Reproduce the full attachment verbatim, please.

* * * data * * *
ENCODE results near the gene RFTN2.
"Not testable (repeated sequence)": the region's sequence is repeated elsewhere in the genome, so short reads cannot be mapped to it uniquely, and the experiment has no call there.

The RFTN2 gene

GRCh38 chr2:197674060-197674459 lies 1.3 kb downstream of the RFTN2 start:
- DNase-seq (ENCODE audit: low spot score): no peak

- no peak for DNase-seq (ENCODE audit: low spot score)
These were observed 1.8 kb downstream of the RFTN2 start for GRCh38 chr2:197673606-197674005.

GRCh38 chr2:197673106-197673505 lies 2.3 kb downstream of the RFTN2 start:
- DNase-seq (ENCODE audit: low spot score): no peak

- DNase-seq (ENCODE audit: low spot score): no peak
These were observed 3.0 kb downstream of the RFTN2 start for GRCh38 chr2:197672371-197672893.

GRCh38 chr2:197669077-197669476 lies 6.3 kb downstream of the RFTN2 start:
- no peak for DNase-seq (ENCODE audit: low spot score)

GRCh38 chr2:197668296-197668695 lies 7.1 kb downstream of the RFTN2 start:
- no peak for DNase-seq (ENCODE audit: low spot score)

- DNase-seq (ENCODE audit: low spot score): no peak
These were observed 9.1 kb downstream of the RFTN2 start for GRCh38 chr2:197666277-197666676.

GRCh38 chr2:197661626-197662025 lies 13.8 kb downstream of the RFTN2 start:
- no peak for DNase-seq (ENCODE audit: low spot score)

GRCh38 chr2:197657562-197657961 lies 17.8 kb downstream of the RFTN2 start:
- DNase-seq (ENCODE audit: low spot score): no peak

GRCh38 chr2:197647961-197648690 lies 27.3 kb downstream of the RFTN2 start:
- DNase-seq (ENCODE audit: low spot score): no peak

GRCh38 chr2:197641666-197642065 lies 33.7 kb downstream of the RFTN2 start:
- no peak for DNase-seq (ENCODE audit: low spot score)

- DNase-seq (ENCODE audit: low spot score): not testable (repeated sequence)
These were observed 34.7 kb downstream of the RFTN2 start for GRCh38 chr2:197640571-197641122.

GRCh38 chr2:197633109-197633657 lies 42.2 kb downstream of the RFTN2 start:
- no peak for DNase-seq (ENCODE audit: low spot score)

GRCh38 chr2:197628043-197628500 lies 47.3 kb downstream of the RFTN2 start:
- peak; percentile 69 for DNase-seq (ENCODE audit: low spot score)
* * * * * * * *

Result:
ENCODE results near the gene RFTN2.
"Not testable (repeated sequence)": the region's sequence is repeated elsewhere in the genome, so short reads cannot be mapped to it uniquely, and the experiment has no call there.

The RFTN2 gene

GRCh38 chr2:197674060-197674459 lies 1.3 kb downstream of the RFTN2 start:
- DNase-seq (ENCODE audit: low spot score): no peak

- no peak for DNase-seq (ENCODE audit: low spot score)
These were observed 1.8 kb downstream of the RFTN2 start for GRCh38 chr2:197673606-197674005.

GRCh38 chr2:197673106-197673505 lies 2.3 kb downstream of the RFTN2 start:
- DNase-seq (ENCODE audit: low spot score): no peak

- DNase-seq (ENCODE audit: low spot score): no peak
These were observed 3.0 kb downstream of the RFTN2 start for GRCh38 chr2:197672371-197672893.

GRCh38 chr2:197669077-197669476 lies 6.3 kb downstream of the RFTN2 start:
- no peak for DNase-seq (ENCODE audit: low spot score)

GRCh38 chr2:197668296-197668695 lies 7.1 kb downstream of the RFTN2 start:
- no peak for DNase-seq (ENCODE audit: low spot score)

- DNase-seq (ENCODE audit: low spot score): no peak
These were observed 9.1 kb downstream of the RFTN2 start for GRCh38 chr2:197666277-197666676.

GRCh38 chr2:197661626-197662025 lies 13.8 kb downstream of the RFTN2 start:
- no peak for DNase-seq (ENCODE audit: low spot score)

GRCh38 chr2:197657562-197657961 lies 17.8 kb downstream of the RFTN2 start:
- DNase-seq (ENCODE audit: low spot score): no peak

GRCh38 chr2:197647961-197648690 lies 27.3 kb downstream of the RFTN2 start:
- DNase-seq (ENCODE audit: low spot score): no peak

GRCh38 chr2:197641666-197642065 lies 33.7 kb downstream of the RFTN2 start:
- no peak for DNase-seq (ENCODE audit: low spot score)

- DNase-seq (ENCODE audit: low spot score): not testable (repeated sequence)
These were observed 34.7 kb downstream of the RFTN2 start for GRCh38 chr2:197640571-197641122.

GRCh38 chr2:197633109-197633657 lies 42.2 kb downstream of the RFTN2 start:
- no peak for DNase-seq (ENCODE audit: low spot score)

GRCh38 chr2:197628043-197628500 lies 47.3 kb downstream of the RFTN2 start:
- peak; percentile 69 for DNase-seq (ENCODE audit: low spot score)